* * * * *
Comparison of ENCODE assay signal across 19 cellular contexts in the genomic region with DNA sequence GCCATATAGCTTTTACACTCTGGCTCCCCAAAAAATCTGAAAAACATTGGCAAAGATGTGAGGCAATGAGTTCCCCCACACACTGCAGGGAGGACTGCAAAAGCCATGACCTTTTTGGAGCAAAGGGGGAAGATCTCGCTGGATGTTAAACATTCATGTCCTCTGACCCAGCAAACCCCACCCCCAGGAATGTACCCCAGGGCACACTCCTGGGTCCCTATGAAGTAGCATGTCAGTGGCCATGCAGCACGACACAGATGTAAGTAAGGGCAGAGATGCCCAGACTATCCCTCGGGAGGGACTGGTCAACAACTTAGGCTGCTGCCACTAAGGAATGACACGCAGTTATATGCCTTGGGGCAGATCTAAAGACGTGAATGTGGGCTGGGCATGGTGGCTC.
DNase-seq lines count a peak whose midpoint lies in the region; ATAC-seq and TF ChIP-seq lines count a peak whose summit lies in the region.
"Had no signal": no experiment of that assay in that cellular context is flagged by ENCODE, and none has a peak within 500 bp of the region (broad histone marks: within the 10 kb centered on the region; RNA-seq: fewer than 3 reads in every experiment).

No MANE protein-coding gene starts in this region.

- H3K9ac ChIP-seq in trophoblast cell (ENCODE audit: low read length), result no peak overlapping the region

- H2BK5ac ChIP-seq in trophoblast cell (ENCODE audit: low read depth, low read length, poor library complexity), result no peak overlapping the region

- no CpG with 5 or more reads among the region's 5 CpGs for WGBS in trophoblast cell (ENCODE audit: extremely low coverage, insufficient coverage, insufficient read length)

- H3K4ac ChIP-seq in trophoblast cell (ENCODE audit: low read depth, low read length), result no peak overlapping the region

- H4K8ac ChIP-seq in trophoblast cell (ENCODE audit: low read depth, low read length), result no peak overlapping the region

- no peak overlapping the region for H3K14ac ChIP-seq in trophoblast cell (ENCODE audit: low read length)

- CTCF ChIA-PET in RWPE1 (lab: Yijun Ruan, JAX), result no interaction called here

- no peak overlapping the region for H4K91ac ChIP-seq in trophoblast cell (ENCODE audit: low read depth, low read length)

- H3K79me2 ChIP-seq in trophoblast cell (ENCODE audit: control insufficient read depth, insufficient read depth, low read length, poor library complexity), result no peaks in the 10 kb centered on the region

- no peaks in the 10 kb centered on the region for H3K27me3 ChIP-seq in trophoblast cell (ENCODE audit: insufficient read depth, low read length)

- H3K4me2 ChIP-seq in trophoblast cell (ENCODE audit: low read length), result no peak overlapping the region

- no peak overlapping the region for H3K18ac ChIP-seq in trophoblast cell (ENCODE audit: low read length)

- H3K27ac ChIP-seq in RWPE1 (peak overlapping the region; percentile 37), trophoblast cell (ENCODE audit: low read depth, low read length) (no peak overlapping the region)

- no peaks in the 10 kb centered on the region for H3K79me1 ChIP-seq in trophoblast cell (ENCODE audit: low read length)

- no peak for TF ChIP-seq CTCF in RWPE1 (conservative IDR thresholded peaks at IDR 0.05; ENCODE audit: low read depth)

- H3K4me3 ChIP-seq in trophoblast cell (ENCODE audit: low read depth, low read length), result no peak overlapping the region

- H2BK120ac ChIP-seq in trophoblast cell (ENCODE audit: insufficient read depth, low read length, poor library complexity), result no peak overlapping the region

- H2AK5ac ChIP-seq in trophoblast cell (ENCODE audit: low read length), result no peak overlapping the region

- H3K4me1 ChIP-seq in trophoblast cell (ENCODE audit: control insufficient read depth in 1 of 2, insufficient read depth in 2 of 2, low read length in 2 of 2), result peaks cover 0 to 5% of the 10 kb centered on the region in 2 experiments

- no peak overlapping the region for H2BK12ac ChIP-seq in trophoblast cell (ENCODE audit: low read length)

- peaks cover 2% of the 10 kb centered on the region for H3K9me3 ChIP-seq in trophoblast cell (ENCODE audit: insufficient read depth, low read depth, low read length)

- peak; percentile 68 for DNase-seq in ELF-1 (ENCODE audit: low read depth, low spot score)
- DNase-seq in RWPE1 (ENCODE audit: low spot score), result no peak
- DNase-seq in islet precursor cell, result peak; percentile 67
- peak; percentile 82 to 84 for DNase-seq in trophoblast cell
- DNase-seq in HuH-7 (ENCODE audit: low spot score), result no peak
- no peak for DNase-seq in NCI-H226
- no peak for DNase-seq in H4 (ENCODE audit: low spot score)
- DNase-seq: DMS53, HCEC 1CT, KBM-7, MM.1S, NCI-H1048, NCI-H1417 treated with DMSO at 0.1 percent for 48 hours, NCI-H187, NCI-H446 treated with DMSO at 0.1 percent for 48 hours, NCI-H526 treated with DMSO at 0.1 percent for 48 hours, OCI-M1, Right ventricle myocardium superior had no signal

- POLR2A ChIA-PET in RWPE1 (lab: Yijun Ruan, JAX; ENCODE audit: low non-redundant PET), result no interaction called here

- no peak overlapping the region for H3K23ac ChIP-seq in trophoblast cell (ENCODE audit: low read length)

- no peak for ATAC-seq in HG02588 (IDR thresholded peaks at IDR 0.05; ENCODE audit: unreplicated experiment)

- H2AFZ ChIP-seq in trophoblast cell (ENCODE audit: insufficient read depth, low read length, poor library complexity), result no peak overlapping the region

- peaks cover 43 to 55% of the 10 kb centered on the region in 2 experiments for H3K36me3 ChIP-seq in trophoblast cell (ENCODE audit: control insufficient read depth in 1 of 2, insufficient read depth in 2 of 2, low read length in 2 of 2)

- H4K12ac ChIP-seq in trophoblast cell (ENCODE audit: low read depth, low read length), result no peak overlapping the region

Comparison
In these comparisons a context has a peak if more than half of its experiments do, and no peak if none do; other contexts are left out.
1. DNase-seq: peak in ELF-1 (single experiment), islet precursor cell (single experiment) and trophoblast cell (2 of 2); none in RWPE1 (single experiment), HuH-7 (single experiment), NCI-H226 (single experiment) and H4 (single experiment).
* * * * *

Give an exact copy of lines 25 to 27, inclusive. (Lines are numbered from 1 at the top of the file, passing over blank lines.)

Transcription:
- peaks cover 2% of the 10 kb centered on the region for H3K9me3 ChIP-seq in trophoblast cell (ENCODE audit: insufficient read depth, low read depth, low read length)

- peak; percentile 68 for DNase-seq in ELF-1 (ENCODE audit: low read depth, low spot score)
- DNase-seq in RWPE1 (ENCODE audit: low spot score), result no peak